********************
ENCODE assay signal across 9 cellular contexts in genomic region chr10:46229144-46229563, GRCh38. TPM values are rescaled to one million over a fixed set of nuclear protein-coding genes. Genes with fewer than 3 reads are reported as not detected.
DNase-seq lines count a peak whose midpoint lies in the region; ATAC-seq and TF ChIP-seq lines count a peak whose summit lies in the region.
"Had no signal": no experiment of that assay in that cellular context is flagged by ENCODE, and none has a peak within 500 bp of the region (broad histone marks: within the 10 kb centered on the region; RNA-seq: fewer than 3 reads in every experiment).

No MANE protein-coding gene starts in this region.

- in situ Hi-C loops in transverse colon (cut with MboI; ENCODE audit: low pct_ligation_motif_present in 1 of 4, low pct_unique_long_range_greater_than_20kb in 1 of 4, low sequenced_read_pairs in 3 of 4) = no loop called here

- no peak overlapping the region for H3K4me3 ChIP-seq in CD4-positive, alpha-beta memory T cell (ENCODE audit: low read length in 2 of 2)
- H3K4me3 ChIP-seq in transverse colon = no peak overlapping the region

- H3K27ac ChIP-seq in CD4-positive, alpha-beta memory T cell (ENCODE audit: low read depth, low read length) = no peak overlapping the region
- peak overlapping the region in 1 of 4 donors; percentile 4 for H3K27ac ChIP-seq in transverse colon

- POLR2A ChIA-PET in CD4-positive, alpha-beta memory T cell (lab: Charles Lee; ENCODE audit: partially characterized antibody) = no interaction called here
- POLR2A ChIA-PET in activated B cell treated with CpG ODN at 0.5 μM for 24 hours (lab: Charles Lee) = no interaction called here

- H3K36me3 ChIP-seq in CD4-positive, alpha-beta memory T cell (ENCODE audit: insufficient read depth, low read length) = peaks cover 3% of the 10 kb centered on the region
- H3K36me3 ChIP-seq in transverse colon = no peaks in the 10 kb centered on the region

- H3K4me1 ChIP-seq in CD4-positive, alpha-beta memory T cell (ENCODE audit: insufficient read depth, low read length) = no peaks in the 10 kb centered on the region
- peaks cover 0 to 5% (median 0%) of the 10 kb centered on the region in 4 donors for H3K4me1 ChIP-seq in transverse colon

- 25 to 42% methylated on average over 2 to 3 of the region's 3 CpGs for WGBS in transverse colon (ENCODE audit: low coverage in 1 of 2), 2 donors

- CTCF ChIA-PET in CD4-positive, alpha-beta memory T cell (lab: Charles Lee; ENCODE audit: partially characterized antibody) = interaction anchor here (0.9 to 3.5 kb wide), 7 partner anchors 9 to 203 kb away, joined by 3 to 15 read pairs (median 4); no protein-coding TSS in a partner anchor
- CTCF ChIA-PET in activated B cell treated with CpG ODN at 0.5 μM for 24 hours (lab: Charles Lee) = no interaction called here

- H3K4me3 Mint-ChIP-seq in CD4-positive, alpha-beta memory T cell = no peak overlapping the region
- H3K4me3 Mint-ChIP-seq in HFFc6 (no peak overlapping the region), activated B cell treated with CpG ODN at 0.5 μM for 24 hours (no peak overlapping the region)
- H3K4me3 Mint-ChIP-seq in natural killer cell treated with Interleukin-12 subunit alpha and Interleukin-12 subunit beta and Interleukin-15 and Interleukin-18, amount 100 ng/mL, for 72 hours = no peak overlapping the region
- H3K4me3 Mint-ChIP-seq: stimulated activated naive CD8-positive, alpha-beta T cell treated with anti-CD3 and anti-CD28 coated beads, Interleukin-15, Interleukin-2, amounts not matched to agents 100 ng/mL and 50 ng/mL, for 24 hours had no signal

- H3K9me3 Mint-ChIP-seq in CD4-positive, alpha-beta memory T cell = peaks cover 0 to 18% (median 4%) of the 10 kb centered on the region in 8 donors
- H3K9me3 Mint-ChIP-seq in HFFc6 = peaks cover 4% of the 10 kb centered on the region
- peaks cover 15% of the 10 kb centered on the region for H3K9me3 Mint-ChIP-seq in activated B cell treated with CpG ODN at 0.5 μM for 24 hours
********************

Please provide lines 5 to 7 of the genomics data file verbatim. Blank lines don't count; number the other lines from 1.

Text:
- in situ Hi-C loops in transverse colon (cut with MboI; ENCODE audit: low pct_ligation_motif_present in 1 of 4, low pct_unique_long_range_greater_than_20kb in 1 of 4, low sequenced_read_pairs in 3 of 4) = no loop called here

- no peak overlapping the region for H3K4me3 ChIP-seq in CD4-positive, alpha-beta memory T cell (ENCODE audit: low read length in 2 of 2)
- H3K4me3 ChIP-seq in transverse colon = no peak overlapping the region